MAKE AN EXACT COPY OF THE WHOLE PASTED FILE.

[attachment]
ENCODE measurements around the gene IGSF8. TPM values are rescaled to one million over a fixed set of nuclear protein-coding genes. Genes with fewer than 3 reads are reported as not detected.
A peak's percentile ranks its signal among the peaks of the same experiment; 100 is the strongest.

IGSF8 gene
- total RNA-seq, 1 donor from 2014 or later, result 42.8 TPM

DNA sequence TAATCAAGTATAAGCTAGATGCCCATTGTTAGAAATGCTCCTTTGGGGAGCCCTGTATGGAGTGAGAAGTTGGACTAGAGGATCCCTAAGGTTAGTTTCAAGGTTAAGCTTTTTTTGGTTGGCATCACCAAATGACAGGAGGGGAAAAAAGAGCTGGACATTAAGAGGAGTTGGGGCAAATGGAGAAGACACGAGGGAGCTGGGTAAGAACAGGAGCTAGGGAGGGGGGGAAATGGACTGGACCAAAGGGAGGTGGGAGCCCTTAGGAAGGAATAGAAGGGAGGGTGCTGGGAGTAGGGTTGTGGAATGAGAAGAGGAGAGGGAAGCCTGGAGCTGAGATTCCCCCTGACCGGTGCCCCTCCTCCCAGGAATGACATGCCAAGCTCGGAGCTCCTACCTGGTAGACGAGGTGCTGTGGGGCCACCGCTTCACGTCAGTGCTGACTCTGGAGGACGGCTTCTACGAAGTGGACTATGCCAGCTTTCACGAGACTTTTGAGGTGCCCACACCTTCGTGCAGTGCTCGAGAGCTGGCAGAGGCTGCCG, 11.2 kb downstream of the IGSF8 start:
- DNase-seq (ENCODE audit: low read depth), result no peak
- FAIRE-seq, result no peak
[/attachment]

ENCODE measurements around the gene IGSF8. TPM values are rescaled to one million over a fixed set of nuclear protein-coding genes. Genes with fewer than 3 reads are reported as not detected.
A peak's percentile ranks its signal among the peaks of the same experiment; 100 is the strongest.

IGSF8 gene
- total RNA-seq, 1 donor from 2014 or later, result 42.8 TPM

DNA sequence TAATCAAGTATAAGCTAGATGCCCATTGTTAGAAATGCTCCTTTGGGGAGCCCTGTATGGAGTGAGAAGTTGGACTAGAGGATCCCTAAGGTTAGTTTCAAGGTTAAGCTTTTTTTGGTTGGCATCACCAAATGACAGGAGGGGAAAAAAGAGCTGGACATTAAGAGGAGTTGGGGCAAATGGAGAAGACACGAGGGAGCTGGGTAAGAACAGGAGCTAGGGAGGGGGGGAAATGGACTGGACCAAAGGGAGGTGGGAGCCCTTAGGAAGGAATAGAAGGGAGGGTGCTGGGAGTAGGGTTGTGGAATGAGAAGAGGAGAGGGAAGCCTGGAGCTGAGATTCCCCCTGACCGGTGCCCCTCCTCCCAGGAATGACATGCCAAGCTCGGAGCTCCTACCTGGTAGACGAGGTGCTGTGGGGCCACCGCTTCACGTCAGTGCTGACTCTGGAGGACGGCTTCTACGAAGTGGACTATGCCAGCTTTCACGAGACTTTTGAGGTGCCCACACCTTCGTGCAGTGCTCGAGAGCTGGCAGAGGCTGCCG, 11.2 kb downstream of the IGSF8 start:
- DNase-seq (ENCODE audit: low read depth), result no peak
- FAIRE-seq, result no peak